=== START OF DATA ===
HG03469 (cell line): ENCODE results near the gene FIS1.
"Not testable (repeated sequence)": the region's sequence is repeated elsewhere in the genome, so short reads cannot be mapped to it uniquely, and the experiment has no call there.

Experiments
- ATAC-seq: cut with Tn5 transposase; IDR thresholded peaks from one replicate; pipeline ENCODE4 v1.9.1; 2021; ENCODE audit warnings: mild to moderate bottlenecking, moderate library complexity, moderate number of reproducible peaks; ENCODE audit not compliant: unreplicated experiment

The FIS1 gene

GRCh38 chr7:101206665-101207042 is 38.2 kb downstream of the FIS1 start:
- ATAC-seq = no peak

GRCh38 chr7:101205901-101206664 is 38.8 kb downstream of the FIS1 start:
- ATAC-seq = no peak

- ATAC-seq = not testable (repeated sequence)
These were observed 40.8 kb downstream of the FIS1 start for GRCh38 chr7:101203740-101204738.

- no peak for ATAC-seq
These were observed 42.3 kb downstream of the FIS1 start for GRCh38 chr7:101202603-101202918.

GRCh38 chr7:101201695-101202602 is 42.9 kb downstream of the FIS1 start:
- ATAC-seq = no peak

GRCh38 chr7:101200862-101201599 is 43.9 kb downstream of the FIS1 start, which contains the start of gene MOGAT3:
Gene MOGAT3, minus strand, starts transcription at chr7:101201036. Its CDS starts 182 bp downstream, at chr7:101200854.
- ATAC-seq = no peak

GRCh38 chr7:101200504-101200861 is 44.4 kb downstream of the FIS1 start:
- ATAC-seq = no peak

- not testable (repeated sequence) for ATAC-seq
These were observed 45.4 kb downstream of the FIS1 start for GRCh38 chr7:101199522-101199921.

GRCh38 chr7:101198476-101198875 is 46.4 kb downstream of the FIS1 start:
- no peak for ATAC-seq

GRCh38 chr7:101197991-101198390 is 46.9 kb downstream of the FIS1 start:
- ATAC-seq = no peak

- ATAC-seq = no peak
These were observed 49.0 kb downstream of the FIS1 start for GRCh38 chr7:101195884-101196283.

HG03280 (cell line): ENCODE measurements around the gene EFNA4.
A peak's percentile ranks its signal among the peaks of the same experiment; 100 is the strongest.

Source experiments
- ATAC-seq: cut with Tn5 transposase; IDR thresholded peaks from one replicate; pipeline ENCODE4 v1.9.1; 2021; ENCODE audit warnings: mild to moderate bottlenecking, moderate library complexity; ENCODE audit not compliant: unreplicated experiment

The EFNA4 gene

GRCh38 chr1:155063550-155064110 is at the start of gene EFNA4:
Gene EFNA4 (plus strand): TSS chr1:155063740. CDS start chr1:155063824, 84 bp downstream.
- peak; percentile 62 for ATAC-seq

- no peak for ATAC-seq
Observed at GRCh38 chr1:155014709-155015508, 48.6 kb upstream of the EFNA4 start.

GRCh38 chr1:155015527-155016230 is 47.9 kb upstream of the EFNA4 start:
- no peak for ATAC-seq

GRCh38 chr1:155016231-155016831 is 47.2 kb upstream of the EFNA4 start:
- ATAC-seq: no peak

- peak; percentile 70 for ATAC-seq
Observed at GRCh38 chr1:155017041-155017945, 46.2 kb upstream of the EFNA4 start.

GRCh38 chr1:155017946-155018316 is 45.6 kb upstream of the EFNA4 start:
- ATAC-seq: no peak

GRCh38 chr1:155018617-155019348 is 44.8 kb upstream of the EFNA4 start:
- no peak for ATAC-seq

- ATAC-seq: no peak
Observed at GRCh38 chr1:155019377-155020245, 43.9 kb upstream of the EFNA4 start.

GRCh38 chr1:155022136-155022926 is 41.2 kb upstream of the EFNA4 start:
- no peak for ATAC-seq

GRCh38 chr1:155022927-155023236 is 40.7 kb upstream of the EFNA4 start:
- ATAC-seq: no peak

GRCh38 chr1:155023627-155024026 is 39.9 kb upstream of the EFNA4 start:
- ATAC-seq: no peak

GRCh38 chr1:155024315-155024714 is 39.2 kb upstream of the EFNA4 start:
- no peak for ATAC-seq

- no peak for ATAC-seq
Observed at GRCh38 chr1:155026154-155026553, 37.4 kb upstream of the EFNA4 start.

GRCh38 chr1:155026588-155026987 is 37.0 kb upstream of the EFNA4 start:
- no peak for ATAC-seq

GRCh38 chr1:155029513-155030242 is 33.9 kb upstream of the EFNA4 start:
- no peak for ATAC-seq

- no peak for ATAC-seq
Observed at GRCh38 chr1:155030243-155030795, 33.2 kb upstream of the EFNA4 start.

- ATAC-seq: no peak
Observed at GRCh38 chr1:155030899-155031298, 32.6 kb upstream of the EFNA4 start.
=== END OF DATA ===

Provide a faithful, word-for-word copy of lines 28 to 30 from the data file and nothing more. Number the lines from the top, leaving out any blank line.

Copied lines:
These were observed 49.0 kb downstream of the FIS1 start for GRCh38 chr7:101195884-101196283.

HG03280 (cell line): ENCODE measurements around the gene EFNA4.
A peak's percentile ranks its signal among the peaks of the same experiment; 100 is the strongest.